But suppose you really like to compress stuff, not because you want to win the loudness wars per se, but just because you like that sound. Fair enough—let’s give listeners music with -9.0 LUFS, and not worry about True Peak (Fig. 6).
But What About the Loudness Wars?
I’m glad you asked. If your music doesn’t meet a streaming service’s specs, they’ll turn it down to an equal perceived level. But what does that sound like?
In the audio example, the first part is of an unmastered song at -9.0 LUFS. It’s fairly loud, and could win at least a skirmish in the loudness wars. The second part is the same unmastered song at -14.0 LUFS, which sounds much quieter.
The third part turns down the -9.0 LUFS section to -14.0 LUFS. Although it has the same overall perceived level as the second part, it sounds compressed, so it has a different character. Bottom line: If you like the sound of compression, a streaming service will not change that sound; it will simply turn down the volume to match material that’s not as compressed. So feel free to use a rational amount of compression—the sound you want will still be there, just at a lower level.
And if you want a higher level…well, that’s why the volume control was invented… right?
In celebration of our 25th anniversary, PreSonus announced the new River City Sessions performance series earlier this year. The online series features regional artists in the Greater Baton Rouge area performing in PreSonus’ world-class, Walters-Storyk Design Group-designed River City Studio at PreSonus HQ in Baton Rouge, Louisiana. COVID-19 restrictions forced us to close the studio to individuals who are not PreSonus employees, so we decided to take these sessions outside! Our latest session (#11 for those keeping track…) features local rocker Luis Manuel and his band The Hitchhiker performing “Glad it’s Not Her, Glad it’s Not You.” Get to know Luis and watch the session below.
Give us some background on yourself. How long have you been making music?
I’ve been making music for the better part of the last 12-13 years. I learned how to play guitar by ear listening to bands like GNR, Thin Lizzy, The Darkness, ELO. Eventually, I started doing my own acoustic shows, did a few tours around the US with several bands, and then morphed into the Hitchhiker.
How has the music industry changed since your early days?
I’m sad to say it’s changed a lot! It seems like nobody cares about music as much as they care about how to run clout and pander with it. Maybe I’m just old? Could be, but The Hitchhiker boys can still rip after working 40 hours a week and slamming Jäger bombs.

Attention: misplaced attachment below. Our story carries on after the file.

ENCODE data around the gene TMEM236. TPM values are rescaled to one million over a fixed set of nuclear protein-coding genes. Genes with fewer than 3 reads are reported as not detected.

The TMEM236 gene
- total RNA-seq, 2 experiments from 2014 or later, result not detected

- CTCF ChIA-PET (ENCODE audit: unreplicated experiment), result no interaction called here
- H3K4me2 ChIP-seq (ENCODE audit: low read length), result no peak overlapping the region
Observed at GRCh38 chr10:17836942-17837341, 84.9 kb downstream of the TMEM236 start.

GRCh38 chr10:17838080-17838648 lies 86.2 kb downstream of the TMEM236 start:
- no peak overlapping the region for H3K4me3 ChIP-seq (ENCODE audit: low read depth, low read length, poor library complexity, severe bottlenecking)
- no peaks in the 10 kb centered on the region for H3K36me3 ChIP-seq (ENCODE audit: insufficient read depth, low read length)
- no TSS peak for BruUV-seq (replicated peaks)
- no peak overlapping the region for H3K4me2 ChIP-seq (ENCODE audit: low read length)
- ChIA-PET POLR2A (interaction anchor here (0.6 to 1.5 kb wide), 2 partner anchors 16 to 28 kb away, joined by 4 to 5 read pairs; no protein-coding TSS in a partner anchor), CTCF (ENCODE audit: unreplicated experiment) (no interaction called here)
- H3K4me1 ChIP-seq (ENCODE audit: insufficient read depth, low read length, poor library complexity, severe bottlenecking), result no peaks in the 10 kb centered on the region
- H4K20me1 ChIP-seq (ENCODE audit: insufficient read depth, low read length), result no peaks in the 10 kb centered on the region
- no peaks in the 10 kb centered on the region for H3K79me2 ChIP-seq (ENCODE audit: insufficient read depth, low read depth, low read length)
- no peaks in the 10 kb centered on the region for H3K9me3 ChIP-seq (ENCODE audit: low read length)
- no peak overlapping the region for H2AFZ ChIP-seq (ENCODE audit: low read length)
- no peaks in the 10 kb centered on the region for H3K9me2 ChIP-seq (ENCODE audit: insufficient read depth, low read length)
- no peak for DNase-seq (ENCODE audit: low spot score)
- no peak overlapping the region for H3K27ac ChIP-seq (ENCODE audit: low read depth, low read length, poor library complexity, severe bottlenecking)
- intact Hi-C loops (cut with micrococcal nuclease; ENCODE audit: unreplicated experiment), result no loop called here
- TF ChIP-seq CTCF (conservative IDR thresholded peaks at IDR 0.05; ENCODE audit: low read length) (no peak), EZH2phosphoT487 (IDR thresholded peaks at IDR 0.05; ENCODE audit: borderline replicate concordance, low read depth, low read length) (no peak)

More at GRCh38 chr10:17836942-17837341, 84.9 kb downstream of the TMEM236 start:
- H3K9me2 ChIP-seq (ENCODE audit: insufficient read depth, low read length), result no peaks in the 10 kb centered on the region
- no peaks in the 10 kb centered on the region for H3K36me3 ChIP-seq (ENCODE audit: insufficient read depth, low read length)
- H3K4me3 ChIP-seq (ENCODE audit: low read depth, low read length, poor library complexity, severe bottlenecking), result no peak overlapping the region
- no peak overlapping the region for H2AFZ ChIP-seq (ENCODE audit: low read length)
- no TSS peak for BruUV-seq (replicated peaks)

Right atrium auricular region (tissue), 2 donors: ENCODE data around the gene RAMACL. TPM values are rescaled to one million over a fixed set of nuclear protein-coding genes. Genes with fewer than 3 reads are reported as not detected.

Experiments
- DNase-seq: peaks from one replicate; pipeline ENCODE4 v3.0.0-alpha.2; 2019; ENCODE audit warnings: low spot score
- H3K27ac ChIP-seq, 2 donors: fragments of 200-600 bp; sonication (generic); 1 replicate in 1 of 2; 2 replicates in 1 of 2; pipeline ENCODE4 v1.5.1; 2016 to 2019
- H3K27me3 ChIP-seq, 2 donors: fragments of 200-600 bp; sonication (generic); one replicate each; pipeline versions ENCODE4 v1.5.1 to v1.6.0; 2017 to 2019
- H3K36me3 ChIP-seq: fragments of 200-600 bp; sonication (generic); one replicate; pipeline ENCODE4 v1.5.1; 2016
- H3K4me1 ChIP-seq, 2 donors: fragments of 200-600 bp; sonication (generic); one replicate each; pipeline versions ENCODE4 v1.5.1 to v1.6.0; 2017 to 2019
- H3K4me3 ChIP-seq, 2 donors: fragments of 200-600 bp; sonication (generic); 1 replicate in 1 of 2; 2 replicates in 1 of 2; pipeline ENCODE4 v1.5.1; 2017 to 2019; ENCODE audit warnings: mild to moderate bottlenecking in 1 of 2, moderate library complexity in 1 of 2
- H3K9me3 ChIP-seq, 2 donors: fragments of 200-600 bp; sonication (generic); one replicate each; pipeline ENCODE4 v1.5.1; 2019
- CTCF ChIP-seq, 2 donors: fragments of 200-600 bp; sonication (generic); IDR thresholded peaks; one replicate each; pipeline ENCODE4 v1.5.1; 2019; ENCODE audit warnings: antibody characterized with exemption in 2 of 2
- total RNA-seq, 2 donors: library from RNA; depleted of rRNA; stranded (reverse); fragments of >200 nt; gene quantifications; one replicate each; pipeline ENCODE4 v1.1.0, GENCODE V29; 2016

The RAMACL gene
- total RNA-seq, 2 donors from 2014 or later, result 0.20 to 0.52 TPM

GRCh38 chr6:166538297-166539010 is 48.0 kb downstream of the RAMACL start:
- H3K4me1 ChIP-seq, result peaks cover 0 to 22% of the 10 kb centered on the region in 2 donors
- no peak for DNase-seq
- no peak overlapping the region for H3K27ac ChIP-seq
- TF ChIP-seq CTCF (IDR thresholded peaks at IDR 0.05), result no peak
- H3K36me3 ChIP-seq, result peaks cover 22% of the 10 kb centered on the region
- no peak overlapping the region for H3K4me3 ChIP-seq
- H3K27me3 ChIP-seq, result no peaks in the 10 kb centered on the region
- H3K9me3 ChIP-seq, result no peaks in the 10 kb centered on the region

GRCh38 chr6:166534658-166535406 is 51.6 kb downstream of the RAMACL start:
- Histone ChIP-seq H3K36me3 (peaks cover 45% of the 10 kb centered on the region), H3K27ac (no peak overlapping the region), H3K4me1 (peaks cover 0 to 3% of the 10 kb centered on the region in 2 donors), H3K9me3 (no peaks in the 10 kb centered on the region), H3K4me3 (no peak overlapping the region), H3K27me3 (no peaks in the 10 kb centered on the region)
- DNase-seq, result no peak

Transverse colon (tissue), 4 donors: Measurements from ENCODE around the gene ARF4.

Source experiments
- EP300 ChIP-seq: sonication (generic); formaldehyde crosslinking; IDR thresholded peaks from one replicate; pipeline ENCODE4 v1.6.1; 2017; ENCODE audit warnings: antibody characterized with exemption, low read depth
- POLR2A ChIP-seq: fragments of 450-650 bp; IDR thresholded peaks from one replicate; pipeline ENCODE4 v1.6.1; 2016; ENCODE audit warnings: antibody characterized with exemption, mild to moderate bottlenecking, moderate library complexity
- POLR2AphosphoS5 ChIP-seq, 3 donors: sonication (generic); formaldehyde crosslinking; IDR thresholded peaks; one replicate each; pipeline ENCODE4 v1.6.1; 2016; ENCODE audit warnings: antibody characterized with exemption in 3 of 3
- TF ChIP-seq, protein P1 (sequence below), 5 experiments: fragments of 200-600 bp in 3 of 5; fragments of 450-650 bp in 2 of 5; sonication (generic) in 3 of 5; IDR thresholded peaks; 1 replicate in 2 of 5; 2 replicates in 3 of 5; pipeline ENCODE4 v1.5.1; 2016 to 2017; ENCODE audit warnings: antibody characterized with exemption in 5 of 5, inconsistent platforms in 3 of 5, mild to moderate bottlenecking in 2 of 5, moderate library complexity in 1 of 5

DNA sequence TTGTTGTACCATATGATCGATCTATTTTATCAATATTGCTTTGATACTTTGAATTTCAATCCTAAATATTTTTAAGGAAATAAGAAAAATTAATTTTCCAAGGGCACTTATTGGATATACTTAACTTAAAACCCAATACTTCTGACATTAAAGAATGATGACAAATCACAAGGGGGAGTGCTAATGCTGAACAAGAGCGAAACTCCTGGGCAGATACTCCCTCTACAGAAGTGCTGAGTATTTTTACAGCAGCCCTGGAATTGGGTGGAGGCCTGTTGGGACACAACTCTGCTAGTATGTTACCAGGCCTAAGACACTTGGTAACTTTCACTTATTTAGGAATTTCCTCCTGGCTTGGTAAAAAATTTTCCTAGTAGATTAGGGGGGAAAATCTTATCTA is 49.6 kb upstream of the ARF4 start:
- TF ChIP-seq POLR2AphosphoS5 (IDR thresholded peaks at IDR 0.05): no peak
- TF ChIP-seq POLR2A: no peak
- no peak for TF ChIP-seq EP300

Describe the first time you wrote a song? Produced it?
The first time was probably back in 2008 with my friend Josie. He really got me pumped about doing my own music. The guy is a musical wizard. The song was likely about my second breakup. Pre and post-production is the most fun part for me. I usually take charge, but the dudes always come up with awesome ideas that we always end up using. I usually write the music and the melody first, always based on mood. Then I bring parts of the rhythm section to Mark. He turns it into a juggernaut. Afterward, we collectively go from there, adding layers of cool. Big rocker guys. Great players. Great friends. Love them to death.
Who has been an influence in your life?
I have 3-4 spiritual leaders besides my dad. Oh, and Thin LIZZY.
Have you ever wanted to give up on music? What keeps you going?
Yes. Sometimes it’s writer’s block, sometimes it loses the “fun factor” when your band members have a lot of other important things go around. It can be demoralizing, but we’re big boys now! Gotta pay the bills! What keeps me going is that I can’t stop picking up that damn strat I just bought!
What do you like about PreSonus? What caught your eye?
All PreSonus products are very user-friendly, affordable, up to date and durable. Can’t beat that. The staff is phenomenal, all-around great people. They’ve always considered me even though I can’t sing very well and I’m forever grateful to them for that.
How has COVID-19 impacted your music?
It’s taken money out of my pocket because of lockdowns. I miss live shows, performing, and just enjoying the show! I think everyone can agree about that!
What are your plans for 2021?
Write and certainly release more music with the band. Work my tail off all across the board, be a better man, and love America even more.
2020 has been a year like none other that most of us can remember in our lifetimes. But, we managed to see another Halloween weekend come and go… and true to my own annual tradition, I busted out the Oingo Boingo playlist to honor the songwriting/compositional mastery of Mr. Danny Elfman, along with one of my all-time favorite drummers, Mr. Johnny “Vatos” Hernandez and his quirky approach to propelling all those amazing songs they created in the 80’s.
So, I had the honor of spending time this past NAMM 2020 in Anaheim at our PreSonus Booth with Mr. Bill Jackson, who I discovered was Oingo Boingo’s recording engineer on one of the songs to a hit movie I used to watch ad infinitum back in my youth, Weird Science and all subsequent album releases as well as my go-to end of year holiday film (to this day), Tim Burton’s Nightmare Before Christmas. We spoke at length about how he’s been using our Faderport line of control surfaces to craft his mixing with total human organic interactivity.